(UNDATED) - Anti-smoking advocates aren't pleased with budget cuts for the state's stop-smoking efforts.
The new budget allocates five-million dollars a year for the Indiana Tobacco Prevention and Cessation office. That's down from eight-million in the current budget, and it could have been even less -- both Governor Pence and Senate Republicans proposed cutting the program in half.
Lindsay Grace with the American Lung Association-Indiana credits the program with bringing smoking rates to record lows, though the percentage of smokers in Indiana remains among the nation's highest. She says she's concerned the funding cuts will force program reductions and bring those improvements to a halt.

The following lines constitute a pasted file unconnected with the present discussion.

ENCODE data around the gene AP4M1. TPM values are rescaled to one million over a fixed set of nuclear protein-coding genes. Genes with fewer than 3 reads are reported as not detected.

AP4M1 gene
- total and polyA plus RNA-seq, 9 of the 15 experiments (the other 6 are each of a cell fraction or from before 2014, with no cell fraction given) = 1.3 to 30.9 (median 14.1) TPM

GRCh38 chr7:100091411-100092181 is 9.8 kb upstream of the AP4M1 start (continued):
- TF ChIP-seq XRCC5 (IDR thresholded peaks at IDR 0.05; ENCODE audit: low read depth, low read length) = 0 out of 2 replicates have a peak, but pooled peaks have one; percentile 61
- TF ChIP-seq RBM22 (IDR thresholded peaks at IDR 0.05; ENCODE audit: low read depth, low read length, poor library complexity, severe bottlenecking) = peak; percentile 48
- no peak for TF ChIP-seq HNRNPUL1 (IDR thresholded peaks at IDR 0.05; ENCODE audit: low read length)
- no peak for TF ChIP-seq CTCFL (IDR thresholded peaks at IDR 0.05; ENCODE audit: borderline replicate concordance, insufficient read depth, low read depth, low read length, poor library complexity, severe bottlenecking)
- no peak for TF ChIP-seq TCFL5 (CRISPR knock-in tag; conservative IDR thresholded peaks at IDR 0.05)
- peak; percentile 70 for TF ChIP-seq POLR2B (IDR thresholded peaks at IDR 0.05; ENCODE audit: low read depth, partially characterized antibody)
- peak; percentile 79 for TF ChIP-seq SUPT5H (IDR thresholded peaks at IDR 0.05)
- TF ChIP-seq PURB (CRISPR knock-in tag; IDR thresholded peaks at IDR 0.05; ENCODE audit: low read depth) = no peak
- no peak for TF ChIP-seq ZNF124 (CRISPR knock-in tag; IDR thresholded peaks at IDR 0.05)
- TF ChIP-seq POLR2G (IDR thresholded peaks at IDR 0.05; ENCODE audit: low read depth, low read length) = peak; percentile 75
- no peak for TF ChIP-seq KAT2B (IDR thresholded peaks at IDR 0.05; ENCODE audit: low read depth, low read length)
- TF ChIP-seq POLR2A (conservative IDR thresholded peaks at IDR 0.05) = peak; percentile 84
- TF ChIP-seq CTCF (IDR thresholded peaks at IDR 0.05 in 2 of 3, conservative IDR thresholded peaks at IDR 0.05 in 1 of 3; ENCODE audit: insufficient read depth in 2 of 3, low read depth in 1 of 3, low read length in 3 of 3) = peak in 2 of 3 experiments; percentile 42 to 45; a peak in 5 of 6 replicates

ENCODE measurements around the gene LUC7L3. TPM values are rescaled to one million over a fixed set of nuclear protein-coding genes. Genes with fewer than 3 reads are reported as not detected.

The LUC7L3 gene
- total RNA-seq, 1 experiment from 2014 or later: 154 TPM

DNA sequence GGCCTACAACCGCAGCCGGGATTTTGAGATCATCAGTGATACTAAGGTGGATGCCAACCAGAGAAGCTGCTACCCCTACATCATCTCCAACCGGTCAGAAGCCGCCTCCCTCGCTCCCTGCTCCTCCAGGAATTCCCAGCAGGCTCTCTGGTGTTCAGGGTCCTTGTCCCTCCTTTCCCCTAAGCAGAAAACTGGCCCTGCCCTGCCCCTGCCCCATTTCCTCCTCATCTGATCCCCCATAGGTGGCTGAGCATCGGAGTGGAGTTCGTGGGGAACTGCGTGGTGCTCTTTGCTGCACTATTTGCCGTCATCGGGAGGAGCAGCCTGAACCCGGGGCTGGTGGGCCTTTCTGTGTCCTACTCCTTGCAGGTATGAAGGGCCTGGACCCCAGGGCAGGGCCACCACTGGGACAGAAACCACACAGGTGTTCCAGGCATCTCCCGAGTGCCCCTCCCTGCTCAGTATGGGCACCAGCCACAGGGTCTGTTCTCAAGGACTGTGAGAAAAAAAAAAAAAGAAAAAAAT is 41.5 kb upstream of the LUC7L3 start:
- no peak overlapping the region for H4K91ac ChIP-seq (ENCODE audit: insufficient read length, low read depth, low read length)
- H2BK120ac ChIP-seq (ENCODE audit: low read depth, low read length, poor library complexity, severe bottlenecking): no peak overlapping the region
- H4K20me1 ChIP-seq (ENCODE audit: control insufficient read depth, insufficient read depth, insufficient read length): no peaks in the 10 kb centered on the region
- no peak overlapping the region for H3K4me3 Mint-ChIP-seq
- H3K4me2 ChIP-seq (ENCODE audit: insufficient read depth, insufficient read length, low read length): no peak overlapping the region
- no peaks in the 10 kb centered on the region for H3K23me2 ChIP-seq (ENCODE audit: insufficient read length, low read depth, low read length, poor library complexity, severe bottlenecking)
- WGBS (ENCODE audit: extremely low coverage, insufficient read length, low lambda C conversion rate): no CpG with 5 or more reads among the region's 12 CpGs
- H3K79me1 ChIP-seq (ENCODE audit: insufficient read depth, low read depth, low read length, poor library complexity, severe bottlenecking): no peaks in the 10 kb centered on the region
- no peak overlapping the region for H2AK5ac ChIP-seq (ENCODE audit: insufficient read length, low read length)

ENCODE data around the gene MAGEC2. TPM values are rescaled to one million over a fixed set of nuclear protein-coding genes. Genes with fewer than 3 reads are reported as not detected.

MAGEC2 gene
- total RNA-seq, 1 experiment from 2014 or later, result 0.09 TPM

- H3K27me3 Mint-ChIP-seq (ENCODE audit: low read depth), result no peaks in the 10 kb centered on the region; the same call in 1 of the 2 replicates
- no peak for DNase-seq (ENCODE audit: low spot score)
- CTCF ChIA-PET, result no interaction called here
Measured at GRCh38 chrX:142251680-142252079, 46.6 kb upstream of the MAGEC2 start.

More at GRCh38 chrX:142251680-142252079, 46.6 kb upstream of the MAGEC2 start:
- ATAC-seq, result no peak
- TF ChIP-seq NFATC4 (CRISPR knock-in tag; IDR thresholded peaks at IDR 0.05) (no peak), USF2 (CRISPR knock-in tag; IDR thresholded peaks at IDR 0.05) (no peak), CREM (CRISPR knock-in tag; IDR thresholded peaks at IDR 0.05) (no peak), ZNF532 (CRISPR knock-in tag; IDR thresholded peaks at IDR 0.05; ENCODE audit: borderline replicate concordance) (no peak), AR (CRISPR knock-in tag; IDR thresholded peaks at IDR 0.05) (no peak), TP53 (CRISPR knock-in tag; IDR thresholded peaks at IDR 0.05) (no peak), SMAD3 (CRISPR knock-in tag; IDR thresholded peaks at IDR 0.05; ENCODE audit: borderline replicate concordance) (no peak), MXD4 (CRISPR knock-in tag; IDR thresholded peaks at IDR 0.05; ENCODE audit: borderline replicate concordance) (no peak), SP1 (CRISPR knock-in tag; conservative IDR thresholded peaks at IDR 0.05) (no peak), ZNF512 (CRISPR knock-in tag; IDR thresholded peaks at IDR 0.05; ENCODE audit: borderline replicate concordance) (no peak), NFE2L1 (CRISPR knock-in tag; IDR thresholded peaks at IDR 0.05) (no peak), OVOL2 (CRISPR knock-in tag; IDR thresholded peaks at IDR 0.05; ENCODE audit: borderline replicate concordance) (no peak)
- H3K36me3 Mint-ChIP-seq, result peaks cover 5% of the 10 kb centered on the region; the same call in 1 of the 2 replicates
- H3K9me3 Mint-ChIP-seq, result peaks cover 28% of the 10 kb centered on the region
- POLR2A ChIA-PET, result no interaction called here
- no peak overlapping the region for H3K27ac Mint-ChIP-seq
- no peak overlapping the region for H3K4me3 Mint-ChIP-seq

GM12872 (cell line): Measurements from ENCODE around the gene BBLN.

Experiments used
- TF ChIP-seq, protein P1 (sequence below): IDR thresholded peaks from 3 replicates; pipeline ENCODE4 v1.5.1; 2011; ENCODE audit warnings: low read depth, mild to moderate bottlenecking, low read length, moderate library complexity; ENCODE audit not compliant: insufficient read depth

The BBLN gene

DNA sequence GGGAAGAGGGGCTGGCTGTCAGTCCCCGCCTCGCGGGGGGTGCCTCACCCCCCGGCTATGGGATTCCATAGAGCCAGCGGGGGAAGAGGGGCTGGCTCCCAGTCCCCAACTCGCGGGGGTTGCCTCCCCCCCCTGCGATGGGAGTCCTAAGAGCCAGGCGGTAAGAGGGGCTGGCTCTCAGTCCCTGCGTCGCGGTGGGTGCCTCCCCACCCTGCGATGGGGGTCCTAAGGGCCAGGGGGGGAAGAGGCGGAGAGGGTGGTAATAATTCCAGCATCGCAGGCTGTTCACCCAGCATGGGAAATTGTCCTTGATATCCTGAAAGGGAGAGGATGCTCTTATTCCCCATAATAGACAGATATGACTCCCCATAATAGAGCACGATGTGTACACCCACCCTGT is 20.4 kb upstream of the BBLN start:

Grace contends the state would recover many times of the cost of beefed-up stop-smoking efforts through reduced health-care costs.
The Indiana State Department of Health, which oversees the stop-smoking office, declined comment beyond a written statement declaring tobacco prevention remains a top priority, and that programs such as the toll-free Tobacco Quitline will continue.
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